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Don’t let go — Hope is nigh

Often when we are in the midst of a difficult time, a trying moment, we lose sight of how far we’ve come. What we are capable of accomplishing and what we think we can do are frequently at different ends of a spectrum.

There are any number of life events that can significantly impact us. While no two people experience events or trauma the same, we all react. Some of us shut down. Others lash out. A few choose to ignore what is right in front of them.

There are times in my life that I have felt defeated. Hopeless. I can clearly remember collapsing on my couch, head in my hands, squeezing out the thought that this is it, this is how life will be. It is a desolate place, despair. I have often heard a similar sentiment repeated from others. “I’ll be glad when this is done.” “This is the worst.” “I feel so hopeless.” Whatever shape the message took in your circle, I’m certain you have heard it uttered in the last several months. Perhaps you joined the choir a time or two. I know I have.

But then one morning I woke up thankful. Bam. There it was. Hope. Resilience. Optimism. Something flipped deep within me. It felt as sudden as a light switch. Perhaps I was finally listening and heard the message being sent. Nothing is only bad. As long as I hold on, just a little, I can find the good. I am not alone. And, bonus, when I’m not strong enough there is someone who is, and they can hold on for me.

Years ago, my daughter gave me a CD by Addison Road. It has been a while since I’ve heard it. Recently, I came across it and popped it in and listened. The song “Won’t Let Me Go” penetrated my senses. Each verse spoke to another swatch of fabric that makes up the quilt that is my story.

I encourage you to look up the lyrics or play the song. When reading through the words or hearing them for the first time you may think the song is telling a sad story. Tragic, even. But, alas, it is full of strength, hope, laughter, and love.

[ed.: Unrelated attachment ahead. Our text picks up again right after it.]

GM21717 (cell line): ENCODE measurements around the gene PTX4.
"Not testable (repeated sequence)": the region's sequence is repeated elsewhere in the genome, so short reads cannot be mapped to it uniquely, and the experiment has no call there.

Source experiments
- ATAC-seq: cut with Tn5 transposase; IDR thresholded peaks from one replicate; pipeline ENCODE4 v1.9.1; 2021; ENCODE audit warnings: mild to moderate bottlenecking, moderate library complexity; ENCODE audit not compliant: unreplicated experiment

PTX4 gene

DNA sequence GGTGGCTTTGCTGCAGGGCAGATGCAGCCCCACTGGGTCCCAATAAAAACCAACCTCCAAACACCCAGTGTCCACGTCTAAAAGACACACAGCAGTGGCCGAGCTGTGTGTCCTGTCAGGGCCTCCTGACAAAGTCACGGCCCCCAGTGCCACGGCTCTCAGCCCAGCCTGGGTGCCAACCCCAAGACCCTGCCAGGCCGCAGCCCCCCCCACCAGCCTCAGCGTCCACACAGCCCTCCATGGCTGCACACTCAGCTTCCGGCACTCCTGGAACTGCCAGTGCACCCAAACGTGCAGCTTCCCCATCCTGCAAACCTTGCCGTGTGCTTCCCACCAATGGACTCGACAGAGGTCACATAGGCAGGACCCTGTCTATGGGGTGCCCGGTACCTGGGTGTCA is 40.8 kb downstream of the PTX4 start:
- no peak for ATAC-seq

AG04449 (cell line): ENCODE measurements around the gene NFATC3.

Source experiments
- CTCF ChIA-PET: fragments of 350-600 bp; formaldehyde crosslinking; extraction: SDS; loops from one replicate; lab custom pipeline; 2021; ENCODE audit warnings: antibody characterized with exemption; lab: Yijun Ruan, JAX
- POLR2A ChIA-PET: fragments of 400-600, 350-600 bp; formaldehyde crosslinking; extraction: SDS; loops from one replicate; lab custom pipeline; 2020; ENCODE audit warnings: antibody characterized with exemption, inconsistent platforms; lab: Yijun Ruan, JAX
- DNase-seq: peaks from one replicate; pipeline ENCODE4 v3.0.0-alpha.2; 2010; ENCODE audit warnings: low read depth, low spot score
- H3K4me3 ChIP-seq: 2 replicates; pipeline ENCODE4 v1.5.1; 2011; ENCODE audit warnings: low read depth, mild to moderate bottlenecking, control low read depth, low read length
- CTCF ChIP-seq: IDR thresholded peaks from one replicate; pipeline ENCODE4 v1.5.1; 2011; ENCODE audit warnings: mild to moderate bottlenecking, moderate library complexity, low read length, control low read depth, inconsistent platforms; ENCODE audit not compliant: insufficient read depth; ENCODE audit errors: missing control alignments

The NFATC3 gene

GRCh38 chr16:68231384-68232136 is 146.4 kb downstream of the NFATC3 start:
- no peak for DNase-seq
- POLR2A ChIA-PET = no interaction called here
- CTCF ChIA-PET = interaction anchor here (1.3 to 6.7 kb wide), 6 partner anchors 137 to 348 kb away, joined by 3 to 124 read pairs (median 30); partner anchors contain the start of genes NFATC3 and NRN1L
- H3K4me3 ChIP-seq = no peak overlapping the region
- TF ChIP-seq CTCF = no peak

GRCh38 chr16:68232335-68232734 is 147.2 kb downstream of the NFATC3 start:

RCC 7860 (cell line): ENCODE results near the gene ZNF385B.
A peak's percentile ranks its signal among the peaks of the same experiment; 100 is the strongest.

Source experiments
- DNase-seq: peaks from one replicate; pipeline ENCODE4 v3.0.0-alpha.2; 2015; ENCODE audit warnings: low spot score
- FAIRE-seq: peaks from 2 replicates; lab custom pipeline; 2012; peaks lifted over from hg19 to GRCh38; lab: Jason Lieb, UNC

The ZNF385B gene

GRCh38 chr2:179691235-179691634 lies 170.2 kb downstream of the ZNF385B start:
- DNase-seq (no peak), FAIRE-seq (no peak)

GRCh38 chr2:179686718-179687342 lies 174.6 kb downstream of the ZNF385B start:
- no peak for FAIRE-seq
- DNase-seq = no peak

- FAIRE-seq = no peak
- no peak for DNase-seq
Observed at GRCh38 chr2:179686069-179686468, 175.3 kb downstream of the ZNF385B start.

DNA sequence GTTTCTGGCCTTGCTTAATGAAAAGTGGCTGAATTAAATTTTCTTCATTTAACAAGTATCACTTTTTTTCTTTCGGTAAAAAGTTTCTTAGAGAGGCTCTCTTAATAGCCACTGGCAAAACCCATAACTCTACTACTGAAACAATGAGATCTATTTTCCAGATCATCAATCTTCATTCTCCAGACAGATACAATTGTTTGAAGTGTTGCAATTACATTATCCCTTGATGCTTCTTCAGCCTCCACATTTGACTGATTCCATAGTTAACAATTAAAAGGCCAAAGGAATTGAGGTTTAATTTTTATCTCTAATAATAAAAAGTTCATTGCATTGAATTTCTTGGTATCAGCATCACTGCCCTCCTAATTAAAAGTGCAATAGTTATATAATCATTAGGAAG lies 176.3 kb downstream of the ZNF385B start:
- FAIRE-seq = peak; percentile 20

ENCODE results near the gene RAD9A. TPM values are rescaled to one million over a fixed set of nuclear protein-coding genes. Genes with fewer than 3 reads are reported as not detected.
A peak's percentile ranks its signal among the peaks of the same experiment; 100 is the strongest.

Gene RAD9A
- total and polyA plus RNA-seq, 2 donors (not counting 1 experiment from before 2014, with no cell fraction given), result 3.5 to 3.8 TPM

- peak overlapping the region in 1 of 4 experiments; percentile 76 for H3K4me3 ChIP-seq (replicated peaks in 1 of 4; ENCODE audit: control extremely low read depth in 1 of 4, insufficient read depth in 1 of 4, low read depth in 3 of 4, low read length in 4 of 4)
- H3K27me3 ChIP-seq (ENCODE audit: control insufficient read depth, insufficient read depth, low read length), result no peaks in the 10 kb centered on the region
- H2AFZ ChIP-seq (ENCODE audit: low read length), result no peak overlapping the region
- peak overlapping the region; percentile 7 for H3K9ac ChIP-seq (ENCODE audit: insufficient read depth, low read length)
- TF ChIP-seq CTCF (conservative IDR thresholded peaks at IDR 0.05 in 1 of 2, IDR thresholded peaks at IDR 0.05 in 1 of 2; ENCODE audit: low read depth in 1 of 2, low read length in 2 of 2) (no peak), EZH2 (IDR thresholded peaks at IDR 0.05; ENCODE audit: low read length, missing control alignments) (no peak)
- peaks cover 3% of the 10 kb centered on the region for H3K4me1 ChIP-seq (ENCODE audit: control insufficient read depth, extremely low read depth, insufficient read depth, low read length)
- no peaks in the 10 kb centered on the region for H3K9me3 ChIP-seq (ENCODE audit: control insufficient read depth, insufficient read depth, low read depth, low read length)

What I came to realize is that each of our scars represents the deep beauty of experiences and relationships. The joy of a moment. The courage of spirit. The power to take the lead and build the life we want for ourselves, regardless of circumstances. We are not alone. You are not alone.

As you take the first steps of each day, please bear in mind who you are and what you represent. Set aside any current difficulties life has put before you. Take stock of you. Embrace you.

For example, coming to terms with the ‘new me’ after/during cancer treatment can be emotionally and physically difficult. Rather than shoving those feelings down deep, air them in a safe environment. Cathartically express yourself. Grab a sheet of paper and a pencil — or your bathroom mirror and some lipstick. Write down all the positives about you. Ask for help from a trusted friend if your brain is so clouded with negative thoughts that you can’t dream up all the good things that make up you. When you have come to the end of your list, turn to the scars, the hair, the skin, the area where your port lived, and maybe even your ostomy. Assign each of these areas a strength. It took courage, determination, a will-to-live, hope, and even laughter to develop all these new parts of you. Celebrate them! Celebrate you! Embrace hope.

Lesslee Dort, an Alpena native, is a board-certified patient advocate who firmly believes knowledge is power when it comes to being in control of one’s health. She spends her days helping others navigate their healthcare and her free time exploring. Reach Lesslee via email at lesslee@friendstogethermi.org. Read her here the third Thursday of each month.